Glenn A. Combs, 71, of West Grove, passed away on July 31 at his residence. He was the husband of Diane McGeehan Combs, with whom he shared 49 years of marriage. Born in Philadelphia, he was the son of the late Glenn R. Combs and the late Josephine Cozza Combs. Glenn was a heavy equipment operator, last working for Meco Constructers in Bensalem, Pa. until his retirement in 2009. He was a member of I.U.O.E. Local No. 542 since 1981. Glenn served his country in the U.S. Marine Corps. He was a member of Assumption BVM Church in West Grove. Glenn enjoyed watching the Phillies and Eagles, playing Blackjack, doing yard work, gardening, and being with his family and friends, especially his grandchildren. In addition to his wife, he is survived by one son, Matthew J. Combs (and his wife Gretchen) of Oxford; one daughter, Elizabeth A. Dunn (and her husband Christopher) of Oxford, and two grandchildren, Catherine Lacek and Delaney Combs. You are invited to visit with his family and friends from 10 to 10:45 a.m. on Aug. 7 at the Assumption of the Blessed Virgin Mary Church, 300 State Road in West Grove. A funeral mass will follow at 11 a.m. Burial will be in St. Patrick’s Cemetery, Route 82 in Kennett Square. In lieu of flowers, a contribution may be made to the LaMancha Animal Rescue, P.O. Box 656, Unionville, PA 19375 or to the National Wildlife Foundation, P.O. Box 1583, Merrifield, VA 22116. To view his online tribute and to share a memory with his family, please visit www.kuzoandfoulkfh.com. Arrangement are being handled by the Foulk Funeral Home of West Grove.
Constance M. Ford died on July 31 at Maris Grove, Glen Mills, Pa. She was 99. Connie was born on Nov. 30, 1920, to Mabel (Benson) and William P. Hourigan in Geneva, NE. Her grandparents came to Nebraska from County Cork, Ireland. After graduation from the University of Nebraska, Connie taught English and history at Geneva High School. She met her future husband, Earle M. Ford in Geneva at a USO dance during World War II. Connie and Earle married in 1947 and settled in Kennett Square, Earle’s hometown. Earle was an accountant and popular local musician and Connie worked part-time at the Kennett News. They enjoyed ballroom dancing and listening to live music on their nights out. Connie was predeceased by her husband of 48 years in 1995. She is survived by her son, Thomas L. Ford and his wife , Katy of Wilmington, Del., her daughter, Janice Ford Benner and her husband, John of Ivyland, Pa., and her granddaughter, Laura Ford and her husband, Matt Croskey of Wilmington, Del. An avid reader, especially biographies, Connie also enjoyed daily walks, tinkering around the house, and Nebraska Cornhuskers and Philadelphia Eagles football. Everyone knew not to call her on Sunday mornings as she would be engrossed in the political news shows. She was a pioneer at Maris Grove, moving there in 2006, where she was described as a private little lady, with “the most beautiful white hair, like the queen.” Connie was a devout Catholic and attended weekly mass into her 99th year. Services will be private at the convenience of the family. To view her online tribute and to share a memory with her family, please visit www.kuzoandfoulkfh.com. Arrangements are being handled by the Kuzo Funeral Home, Kennett Square.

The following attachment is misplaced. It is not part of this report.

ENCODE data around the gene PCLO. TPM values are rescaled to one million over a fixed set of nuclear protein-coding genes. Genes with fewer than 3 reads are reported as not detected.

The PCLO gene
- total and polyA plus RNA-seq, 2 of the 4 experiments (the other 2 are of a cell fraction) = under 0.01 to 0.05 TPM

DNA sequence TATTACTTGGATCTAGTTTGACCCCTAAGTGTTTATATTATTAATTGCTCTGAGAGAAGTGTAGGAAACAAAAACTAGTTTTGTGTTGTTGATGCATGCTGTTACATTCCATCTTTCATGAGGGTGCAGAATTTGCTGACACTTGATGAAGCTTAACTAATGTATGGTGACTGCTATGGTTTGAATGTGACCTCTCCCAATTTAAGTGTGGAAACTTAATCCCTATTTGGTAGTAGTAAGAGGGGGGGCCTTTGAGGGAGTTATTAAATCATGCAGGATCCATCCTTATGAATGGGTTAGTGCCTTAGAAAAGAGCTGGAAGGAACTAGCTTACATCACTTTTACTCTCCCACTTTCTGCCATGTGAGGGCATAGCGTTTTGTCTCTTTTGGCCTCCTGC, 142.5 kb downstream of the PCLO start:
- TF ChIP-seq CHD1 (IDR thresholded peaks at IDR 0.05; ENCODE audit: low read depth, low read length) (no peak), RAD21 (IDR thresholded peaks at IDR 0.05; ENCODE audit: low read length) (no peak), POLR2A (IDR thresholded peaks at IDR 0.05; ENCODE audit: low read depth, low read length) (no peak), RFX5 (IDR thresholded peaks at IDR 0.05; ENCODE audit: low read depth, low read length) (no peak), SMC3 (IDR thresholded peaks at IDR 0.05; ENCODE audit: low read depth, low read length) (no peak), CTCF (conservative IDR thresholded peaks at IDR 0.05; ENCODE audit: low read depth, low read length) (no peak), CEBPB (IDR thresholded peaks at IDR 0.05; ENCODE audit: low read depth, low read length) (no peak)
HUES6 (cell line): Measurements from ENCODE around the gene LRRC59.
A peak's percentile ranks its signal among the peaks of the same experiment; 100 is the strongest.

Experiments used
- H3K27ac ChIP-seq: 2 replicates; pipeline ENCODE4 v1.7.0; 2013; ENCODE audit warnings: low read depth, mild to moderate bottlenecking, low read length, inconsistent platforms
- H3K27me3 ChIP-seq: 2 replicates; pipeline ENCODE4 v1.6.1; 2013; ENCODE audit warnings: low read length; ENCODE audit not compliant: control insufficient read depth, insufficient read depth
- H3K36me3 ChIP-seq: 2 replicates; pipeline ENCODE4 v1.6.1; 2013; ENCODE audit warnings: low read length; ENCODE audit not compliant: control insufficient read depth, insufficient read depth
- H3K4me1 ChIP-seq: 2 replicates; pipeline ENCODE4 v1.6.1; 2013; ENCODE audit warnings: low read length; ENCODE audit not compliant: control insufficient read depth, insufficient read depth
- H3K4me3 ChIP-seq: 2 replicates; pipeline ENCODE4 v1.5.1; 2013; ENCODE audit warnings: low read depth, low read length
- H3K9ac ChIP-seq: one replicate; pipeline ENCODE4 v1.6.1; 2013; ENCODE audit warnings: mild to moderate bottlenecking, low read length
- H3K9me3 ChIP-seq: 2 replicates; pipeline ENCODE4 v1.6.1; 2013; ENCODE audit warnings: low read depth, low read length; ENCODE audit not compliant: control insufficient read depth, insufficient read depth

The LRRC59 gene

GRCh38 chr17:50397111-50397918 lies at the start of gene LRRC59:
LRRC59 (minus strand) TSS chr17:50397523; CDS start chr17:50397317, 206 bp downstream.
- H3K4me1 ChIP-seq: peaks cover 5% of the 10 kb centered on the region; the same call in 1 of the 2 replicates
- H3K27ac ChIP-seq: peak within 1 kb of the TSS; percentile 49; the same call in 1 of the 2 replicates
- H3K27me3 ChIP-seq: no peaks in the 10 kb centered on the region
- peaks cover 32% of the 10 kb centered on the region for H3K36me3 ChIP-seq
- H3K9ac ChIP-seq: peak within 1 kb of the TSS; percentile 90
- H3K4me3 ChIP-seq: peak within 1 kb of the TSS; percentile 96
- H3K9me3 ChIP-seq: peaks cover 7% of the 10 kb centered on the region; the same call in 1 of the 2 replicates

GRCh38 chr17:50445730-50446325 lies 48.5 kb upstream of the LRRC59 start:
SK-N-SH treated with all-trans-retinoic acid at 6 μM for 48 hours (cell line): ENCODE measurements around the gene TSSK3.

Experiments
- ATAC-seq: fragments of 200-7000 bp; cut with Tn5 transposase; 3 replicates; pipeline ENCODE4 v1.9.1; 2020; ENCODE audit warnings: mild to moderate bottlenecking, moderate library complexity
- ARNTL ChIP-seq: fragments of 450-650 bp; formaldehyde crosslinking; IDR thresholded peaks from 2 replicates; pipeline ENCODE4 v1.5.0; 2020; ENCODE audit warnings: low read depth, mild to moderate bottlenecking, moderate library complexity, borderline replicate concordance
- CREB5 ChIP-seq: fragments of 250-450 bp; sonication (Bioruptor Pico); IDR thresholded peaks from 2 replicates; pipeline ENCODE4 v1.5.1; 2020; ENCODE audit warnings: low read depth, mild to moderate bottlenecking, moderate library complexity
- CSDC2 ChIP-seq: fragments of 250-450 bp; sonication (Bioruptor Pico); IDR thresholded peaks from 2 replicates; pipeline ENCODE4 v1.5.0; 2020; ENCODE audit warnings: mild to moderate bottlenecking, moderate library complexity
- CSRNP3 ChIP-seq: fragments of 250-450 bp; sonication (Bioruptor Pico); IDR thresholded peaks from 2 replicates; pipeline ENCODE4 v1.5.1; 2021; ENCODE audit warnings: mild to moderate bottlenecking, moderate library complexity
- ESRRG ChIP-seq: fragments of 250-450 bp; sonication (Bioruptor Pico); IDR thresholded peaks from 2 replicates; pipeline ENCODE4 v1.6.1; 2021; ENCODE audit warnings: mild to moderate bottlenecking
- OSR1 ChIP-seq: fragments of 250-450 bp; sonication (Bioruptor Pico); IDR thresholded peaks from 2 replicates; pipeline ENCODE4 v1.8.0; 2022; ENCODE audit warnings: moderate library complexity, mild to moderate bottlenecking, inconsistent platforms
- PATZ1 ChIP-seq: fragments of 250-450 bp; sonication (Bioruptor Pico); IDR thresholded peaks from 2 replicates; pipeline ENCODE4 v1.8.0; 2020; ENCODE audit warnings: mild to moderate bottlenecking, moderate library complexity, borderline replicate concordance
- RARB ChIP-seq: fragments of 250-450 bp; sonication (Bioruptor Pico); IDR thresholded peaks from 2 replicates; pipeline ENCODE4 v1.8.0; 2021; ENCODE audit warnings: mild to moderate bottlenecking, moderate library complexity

RANDAL C. BREWER Randal C. Brewer, a resident of Rising Sun, Md., passed away on July 25 at his sister’s home. He was 61. Born in West Grove, he was the son of the late Talmadge C. and Frances Ward Brewer. Randal was self-employed as a mushroom contractor. He liked working on cars, antiquing and loved animals. Randal was a very kind person. He would do anything he could to help someone who needed it. He will be sorely missed by his family. He is survived by one sister, Sandra Reese (Kevin) of Windsor; two brothers, Charles Brewer of Charlestown, MD and Clifford Brewer (Evelyn) of Creston, NC; four nieces, Heather Clinton, Annabelle Bennett, Amanda Brewer and Tiffany Drury; and one great-nephew and one great-niece. He was preceded in death by one nephew, Charles Brewer, Jr. A graveside service was held on Aug. 1 at the Oxford Cemetery in Oxford. In lieu of flowers, donations may be made to your favorite local pet shelter. Arrangements are being handled by the Edward L. Collins, Jr. Funeral Home, Inc., Oxford. Online condolences may be made at www.elcollinsfuneralhome.com.